Five prizes were awarded by the Saudi-based organisation, Prince Sultan Bin Abdulaziz International Prize for Water, at UN headquarters in New York, for work addressing the problem of water scarcity.
The awards are presented every two years. This edition’s winners received their prize from the organisation’s Chairman, Prince Khaled Bin Sultan, and outgoing UN General Secretary, Ban Ki-moon.
“Science has a crucial role to play in facing the water challenge,” said Ban. “This award will motivate more research and raise awareness of this issue around the world,” he asserted, adding that water and sanitation “requires investment and partnership and international attention and cooperation among different scientific communities and nations.”
The eight recipients of the prize were:
Dr Rita Colwell of the University of Maryland at College Park and Dr Shafiqul Islam of Tufts University, for using chlorophyll information from satellite data to predict cholera outbreaks at least three to six months in advance. The prize will be shared with Dr Peter Webster of the Georgia Institute of Technology for a model that forecasts monsoonal floods one to two weeks in advance.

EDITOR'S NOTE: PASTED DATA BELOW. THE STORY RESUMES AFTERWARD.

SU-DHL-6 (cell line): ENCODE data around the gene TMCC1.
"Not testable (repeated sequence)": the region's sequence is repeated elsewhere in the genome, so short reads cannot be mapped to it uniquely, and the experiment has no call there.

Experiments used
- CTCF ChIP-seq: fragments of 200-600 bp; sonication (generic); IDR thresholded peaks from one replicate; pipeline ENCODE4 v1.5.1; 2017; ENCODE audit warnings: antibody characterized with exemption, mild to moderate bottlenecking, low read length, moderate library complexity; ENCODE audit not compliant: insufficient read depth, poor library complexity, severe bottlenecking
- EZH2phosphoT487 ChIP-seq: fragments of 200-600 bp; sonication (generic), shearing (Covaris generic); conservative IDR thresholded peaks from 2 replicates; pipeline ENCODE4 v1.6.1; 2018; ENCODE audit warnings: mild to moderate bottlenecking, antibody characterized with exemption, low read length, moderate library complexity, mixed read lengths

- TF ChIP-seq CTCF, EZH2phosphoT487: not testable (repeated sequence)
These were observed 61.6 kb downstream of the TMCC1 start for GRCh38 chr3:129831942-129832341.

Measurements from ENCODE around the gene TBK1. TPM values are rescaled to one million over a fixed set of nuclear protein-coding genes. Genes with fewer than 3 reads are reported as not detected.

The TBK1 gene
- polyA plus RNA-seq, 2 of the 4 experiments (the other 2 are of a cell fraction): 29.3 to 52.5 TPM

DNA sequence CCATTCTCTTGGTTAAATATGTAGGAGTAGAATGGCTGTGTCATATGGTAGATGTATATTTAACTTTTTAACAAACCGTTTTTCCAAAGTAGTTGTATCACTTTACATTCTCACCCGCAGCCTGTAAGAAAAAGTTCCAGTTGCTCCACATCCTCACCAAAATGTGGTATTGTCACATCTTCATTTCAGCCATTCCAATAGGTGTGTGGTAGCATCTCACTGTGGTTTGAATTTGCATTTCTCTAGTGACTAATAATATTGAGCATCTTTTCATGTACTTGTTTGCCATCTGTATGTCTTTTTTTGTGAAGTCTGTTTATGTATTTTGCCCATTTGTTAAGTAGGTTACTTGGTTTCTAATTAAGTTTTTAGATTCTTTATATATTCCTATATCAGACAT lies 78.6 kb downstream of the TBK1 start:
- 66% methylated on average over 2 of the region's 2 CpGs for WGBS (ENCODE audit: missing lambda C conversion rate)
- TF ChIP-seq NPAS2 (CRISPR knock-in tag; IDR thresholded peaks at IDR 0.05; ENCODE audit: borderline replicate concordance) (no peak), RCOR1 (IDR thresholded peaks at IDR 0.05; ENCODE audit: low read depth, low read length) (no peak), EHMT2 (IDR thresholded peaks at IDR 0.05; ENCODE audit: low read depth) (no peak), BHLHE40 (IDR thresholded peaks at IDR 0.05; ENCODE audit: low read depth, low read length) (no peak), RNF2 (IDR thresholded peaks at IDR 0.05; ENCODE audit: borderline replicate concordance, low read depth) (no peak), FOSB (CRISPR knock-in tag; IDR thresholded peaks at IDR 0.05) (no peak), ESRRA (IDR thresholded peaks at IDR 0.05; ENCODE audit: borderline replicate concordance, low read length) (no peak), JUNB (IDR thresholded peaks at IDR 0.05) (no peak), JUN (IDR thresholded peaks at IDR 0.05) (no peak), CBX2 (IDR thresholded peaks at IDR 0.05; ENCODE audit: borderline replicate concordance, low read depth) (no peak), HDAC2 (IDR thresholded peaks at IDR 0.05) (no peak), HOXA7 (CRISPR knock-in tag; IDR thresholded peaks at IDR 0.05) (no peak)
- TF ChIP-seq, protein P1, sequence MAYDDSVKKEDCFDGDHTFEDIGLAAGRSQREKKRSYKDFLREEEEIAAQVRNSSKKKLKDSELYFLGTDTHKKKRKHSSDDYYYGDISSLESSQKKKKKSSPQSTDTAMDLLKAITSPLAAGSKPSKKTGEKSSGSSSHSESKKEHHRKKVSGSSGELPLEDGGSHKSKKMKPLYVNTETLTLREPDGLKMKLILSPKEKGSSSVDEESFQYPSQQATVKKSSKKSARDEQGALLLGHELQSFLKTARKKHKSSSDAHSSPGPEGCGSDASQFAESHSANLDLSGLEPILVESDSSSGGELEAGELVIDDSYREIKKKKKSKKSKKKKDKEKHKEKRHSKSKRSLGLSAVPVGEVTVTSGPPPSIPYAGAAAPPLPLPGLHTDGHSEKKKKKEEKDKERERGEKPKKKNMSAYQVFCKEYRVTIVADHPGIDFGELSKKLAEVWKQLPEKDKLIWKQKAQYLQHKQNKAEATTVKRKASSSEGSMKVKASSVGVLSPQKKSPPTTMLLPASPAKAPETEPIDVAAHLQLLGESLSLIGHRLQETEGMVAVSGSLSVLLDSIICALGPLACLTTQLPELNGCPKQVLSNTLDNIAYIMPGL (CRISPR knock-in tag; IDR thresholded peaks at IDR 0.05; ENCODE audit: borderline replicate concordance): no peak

Surface Water Prize
Dr Gary Parker of the University of Illinois Urbana-Champaign for advances in the scientific understanding of changes in river flows and, consequently, the functionality of river systems as a water source.
Dr Tissa Illangasekare of the Colorado School of Mines for work that contributes significantly to the prediction of the long-term fate of pollutants in groundwater systems.
Alternative Water Research Prize
Dr Rong Wang & Dr Anthony Fane of Nanyang Technological University, Singapore for developing energy-efficient novel membranes to sustainably sanitise larger volumes of water.
Water Management & Protection Prize
Dr Daniel Loucks of Cornell University for developing and implementing the systems approach to water resources management.
Prince Khaled emphasised that confronting the water crisis requires developing better techniques for wastewater treatment and reuse. “We need to find ways to increase agricultural yields with lower water consumption,” he said. “New desalination technologies need to be aggressively developed. Solar energy should be promoted. We need to actively prevent land degradation, deforestation, ecosystem loss, and environmental pollution. We will not be able to protect the blessing of our various water resources without advanced technology.”